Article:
Variables & Data Types

Variables enable you to store and retrieve values.

Rant is a dynamically-typed language, which means that variables don't have to contain a specific type; for example, you can initialize a variable with an integer, and later change it to a string (and vice versa).

Rant has the following data types:

Type nameDescriptionPass type
stringSequence of UTF-8 charactersby-value
int64-bit signed integerby-value
float64-bit double-precision floatby-value
boolBoolean valueby-value
rangeIndexable range of integers with optional intervalby-value
emptyUnit type representing "null" valueby-value
listList of valuesby-ref
mapString-keyed collection of valuesby-ref
blockStored blockby-ref
specialHandle to internal runtime data, such as a selectorby-ref

The empty type

To represent the lack of a value, Rant has the empty type, which has only one possible value, represented by the token ~.

<$nothing = ~>    # i.e. <$nothing>
[type:<nothing>]  # empty

The bool type

The two boolean values are represented by the keywords @true and @false.

Type inference for expressions

In order to resolve type ambiguities, Rant makes a few basic assumptions:


Any number token without a decimal place becomes an int.

[type:123]  # int


Any number token with a decimal place becomes a float.

[type:123.0]  # float

Top-level text

Any expression containing top-level text (i.e. not in a collection) evaluates to a string.

Whitespace at the start or end of an expression is ignored.

# Since there are fragments and whitespace, it's a string
[type:99 bottles of beer]  # string

# Since there is whitespace between the numbers, the value is still a string
[type:99 99]  # string

Multiple values in a sequence

A sequence will evaluate to a string if the following are true:

  1. There are multiple values in the expression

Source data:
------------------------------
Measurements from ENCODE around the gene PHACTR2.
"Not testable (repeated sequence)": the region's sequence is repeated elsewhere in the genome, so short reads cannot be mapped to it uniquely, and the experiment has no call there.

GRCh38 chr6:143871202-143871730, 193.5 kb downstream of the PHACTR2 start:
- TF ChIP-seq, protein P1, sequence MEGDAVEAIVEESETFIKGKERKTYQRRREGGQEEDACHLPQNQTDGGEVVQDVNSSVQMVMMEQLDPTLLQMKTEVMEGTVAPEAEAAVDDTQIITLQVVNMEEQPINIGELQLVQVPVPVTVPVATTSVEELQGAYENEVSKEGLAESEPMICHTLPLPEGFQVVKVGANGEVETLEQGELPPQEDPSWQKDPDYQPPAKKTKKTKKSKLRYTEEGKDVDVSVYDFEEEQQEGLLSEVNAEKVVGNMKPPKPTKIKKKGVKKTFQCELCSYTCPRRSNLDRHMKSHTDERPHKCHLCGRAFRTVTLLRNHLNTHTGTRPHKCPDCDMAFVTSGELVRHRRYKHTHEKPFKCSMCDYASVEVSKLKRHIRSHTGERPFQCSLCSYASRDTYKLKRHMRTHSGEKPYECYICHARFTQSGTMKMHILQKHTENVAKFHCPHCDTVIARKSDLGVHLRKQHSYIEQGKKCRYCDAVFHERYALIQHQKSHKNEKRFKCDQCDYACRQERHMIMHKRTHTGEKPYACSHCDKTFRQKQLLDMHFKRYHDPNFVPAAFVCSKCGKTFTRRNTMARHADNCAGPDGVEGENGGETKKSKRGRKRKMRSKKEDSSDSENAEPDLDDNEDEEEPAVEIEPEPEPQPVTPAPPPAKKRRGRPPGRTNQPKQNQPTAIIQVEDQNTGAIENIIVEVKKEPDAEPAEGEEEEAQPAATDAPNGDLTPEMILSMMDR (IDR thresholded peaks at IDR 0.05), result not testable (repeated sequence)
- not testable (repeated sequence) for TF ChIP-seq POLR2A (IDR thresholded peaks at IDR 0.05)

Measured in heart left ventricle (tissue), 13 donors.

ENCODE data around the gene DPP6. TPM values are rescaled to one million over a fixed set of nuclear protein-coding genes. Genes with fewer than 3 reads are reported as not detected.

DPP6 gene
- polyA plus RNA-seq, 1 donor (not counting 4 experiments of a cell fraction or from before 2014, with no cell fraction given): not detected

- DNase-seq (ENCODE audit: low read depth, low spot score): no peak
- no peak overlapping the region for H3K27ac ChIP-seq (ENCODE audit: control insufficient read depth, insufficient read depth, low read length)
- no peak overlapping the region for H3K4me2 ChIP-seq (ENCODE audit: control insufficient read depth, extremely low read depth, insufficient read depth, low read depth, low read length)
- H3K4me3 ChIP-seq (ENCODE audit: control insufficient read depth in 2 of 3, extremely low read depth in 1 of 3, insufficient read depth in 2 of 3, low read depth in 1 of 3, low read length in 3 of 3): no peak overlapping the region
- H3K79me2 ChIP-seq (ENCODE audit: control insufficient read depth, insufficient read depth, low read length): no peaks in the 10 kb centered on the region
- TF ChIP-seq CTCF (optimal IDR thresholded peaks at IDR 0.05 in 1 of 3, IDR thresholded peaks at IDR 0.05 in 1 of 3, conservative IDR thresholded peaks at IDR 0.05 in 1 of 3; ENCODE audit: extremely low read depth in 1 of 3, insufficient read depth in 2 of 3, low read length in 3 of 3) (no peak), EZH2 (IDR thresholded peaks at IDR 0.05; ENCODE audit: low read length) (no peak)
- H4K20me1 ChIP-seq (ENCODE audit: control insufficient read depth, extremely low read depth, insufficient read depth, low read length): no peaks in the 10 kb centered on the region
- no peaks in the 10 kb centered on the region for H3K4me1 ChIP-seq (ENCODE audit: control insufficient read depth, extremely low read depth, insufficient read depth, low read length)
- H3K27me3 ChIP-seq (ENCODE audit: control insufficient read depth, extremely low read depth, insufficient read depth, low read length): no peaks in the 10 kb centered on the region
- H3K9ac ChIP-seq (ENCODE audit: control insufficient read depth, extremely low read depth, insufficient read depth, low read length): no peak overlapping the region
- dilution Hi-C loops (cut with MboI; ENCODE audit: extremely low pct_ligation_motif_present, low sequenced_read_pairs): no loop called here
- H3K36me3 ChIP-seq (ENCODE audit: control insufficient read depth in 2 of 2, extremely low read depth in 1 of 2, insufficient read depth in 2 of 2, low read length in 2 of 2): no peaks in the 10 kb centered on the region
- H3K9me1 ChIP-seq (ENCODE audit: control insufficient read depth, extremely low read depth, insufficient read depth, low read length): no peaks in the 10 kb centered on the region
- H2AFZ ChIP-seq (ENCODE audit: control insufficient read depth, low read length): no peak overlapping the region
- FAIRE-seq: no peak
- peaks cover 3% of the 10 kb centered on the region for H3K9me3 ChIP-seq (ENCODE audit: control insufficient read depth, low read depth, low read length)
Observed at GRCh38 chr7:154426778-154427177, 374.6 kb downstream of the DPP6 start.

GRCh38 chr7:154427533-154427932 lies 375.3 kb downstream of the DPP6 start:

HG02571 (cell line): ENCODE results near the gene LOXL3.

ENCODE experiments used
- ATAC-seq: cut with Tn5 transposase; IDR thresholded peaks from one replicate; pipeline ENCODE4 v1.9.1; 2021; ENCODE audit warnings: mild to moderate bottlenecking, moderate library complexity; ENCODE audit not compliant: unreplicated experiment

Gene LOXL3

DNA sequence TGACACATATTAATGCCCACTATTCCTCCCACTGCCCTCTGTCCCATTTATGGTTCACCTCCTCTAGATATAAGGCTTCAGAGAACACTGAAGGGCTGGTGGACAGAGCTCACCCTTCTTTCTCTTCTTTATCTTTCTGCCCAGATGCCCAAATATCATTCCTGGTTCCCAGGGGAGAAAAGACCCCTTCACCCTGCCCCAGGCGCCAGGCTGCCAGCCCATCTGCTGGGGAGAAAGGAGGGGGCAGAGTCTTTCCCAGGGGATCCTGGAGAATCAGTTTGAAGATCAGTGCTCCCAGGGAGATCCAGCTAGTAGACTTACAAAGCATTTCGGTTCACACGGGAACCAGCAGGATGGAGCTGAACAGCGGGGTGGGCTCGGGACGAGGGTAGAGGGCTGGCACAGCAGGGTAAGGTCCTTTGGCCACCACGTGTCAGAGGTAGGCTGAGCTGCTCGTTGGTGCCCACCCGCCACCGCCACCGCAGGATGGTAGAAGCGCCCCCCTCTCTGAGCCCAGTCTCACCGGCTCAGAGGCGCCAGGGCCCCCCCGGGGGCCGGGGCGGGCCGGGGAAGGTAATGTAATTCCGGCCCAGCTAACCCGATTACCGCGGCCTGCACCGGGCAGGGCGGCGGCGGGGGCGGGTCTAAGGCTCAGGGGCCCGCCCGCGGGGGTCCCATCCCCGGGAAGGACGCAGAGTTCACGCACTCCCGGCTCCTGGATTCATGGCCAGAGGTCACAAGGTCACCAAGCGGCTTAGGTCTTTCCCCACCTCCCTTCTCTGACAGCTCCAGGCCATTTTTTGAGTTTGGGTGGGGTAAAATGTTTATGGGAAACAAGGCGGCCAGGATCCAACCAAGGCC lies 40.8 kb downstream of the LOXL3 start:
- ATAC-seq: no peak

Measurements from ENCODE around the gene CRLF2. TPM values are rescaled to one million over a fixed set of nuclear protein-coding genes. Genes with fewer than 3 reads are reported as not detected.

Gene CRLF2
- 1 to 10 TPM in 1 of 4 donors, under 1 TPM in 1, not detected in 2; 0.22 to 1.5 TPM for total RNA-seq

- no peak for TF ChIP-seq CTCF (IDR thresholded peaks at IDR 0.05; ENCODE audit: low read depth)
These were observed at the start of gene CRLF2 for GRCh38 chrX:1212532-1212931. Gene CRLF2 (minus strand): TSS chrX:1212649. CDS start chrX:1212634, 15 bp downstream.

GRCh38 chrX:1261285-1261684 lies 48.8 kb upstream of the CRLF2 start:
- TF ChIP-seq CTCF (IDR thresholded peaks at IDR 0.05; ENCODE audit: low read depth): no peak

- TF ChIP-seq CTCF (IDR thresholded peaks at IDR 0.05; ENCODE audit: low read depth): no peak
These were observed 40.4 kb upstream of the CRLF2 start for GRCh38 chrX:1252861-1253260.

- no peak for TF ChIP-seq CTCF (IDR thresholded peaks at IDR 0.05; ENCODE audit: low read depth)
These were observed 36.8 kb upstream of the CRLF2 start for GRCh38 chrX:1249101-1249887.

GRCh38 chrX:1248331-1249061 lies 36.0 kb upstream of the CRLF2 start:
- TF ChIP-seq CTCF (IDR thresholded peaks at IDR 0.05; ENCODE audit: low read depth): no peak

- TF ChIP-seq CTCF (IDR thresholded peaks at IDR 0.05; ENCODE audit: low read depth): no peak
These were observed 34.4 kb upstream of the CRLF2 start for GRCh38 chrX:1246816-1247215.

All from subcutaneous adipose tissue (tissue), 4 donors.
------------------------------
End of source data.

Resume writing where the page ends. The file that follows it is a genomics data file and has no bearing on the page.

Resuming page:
2. At least one value is non-empty
  3. The sequence is not all lists or all maps

When these conditions are met, all values printed by the sequences are converted to their string representations and concatenated.

# Even though they are all integer tokens, they are treated as text
[type:10 20 30 40 50]  # string

Multiple lists

A sequence that is entirely made of lists will return a single list containing the concatenation of the input lists.

(1; 2) (3; 4) # same as (1; 2; 3; 4)

This rule also applies when the sequence contains any expression that returns a list:

[rep:10] {
# returns (1; 2; 3; 4; 5; 6; 7; 8; 9; 10)

Multiple maps

A sequence that is entirely made of maps will return a single map containing the key/value pairs of the input maps. Duplicate keys are overwritten by newer values.

<%my-map = 
    @(a = 1)
    @(b = 2)
# returns @(a = 1; b = 2)

As with list sequences, this also applies with expressions that return maps:

    @( {item_[step]} = [step] )
# returns @(item_1 = 1; item_2 = 2; item_3 = 3)


Expressions containing only empties evaluate to the empty value.

Expressions containing nothing also evaluate to the empty value.

[type:~~]       # empty
[type:~]        # empty
[type:]         # empty